Guernica Magazine

Translation and the Family of Things

A young writer discovers her grandmother’s literary secret. The post Translation and the Family of Things appeared first on Guernica.

Last month, my mother recited Mary Oliver’s poem “Wild Geese” to me on the phone. I stopped in the middle of Washington Avenue in Brooklyn as she stumbled over the word prairie. I imagined her tongue working to shape those foreign sounds. My mother immigrated to the United States more than thirty years ago, but she has always felt self-conscious about her second language, with its hard r’s and supple l’s. “My friend suggested reading poetry in English to improve my vocabulary, since I write poetry too,” she explained in Korean.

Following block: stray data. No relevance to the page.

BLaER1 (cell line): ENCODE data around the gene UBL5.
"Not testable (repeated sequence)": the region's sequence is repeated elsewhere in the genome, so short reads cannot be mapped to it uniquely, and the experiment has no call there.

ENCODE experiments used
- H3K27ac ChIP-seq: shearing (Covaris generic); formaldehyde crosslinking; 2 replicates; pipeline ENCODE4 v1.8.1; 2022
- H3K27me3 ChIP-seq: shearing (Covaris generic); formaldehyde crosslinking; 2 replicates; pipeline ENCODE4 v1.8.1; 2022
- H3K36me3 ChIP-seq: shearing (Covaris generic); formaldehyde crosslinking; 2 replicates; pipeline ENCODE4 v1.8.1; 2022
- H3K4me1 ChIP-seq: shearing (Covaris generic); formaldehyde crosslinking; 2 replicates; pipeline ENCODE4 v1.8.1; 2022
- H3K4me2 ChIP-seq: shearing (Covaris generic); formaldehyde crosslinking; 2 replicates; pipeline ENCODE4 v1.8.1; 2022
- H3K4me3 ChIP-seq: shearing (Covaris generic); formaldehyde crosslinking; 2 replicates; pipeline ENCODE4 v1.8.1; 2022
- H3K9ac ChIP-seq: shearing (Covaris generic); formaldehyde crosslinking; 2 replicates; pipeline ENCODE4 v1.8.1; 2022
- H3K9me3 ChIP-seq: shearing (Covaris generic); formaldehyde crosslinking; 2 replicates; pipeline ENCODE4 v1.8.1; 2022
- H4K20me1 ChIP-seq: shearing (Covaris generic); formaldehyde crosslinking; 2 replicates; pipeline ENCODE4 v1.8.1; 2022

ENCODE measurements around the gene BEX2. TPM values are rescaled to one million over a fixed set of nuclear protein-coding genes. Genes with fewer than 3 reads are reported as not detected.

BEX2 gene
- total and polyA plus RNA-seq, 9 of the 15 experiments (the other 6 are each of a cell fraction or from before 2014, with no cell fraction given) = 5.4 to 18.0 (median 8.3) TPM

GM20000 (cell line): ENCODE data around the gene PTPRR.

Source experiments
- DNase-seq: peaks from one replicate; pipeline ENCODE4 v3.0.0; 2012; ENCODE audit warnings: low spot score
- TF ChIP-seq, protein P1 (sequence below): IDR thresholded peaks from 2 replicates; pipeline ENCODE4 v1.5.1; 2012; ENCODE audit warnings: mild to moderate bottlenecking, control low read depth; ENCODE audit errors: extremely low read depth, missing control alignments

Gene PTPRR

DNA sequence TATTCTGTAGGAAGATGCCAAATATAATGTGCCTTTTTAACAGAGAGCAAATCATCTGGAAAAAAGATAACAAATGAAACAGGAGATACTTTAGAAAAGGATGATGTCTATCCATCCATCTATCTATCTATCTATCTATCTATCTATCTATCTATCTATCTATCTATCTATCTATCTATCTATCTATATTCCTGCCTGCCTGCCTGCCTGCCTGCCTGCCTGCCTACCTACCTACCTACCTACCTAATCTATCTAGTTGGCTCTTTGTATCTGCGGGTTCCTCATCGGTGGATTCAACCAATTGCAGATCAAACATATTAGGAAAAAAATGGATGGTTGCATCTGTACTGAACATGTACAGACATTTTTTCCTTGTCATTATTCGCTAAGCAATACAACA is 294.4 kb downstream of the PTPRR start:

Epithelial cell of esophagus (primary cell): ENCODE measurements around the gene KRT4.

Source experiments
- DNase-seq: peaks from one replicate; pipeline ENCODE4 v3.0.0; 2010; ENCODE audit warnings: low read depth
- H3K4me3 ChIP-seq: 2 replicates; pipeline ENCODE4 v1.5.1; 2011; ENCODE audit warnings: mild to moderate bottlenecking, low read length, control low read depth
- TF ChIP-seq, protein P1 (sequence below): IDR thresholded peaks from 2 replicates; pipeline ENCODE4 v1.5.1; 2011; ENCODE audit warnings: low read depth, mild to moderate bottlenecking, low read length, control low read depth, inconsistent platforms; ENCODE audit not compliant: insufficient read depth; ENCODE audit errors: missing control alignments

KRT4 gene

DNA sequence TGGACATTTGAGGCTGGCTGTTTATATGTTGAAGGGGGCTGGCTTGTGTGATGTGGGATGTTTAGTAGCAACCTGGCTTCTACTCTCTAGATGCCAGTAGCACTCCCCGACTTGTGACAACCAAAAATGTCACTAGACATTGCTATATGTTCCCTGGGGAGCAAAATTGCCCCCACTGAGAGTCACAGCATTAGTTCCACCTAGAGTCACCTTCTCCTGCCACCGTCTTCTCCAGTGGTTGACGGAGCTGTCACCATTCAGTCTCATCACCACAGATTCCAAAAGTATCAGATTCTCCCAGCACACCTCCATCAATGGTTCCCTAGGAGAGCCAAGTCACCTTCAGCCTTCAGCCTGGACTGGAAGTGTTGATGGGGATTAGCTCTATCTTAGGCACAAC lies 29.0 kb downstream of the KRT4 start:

She asked me how to pronounce words she didn’t know—despair, prairie, unrelenting. I repeated them after her, slow and then fast, with definitions and without. We talked about rhythm, image, the deceptive simplicity of Mary Oliver’s lines.  

I wanted to weep. My mother and I primarily communicate in Korean, and we rarely talk about literature. We have a complicated relationship, but in that moment, I felt a new closeness—rooted not in the inextricable tie of family, but in choice. I have an immediate affinity for others who have committed to the impossible act of writing. 

Whoever you are, no matter how lonely / the world offers itself to your imagination / calls to you like wild geese, harsh and exciting—hearing those words in my mother’s uncharacteristically shy voice,

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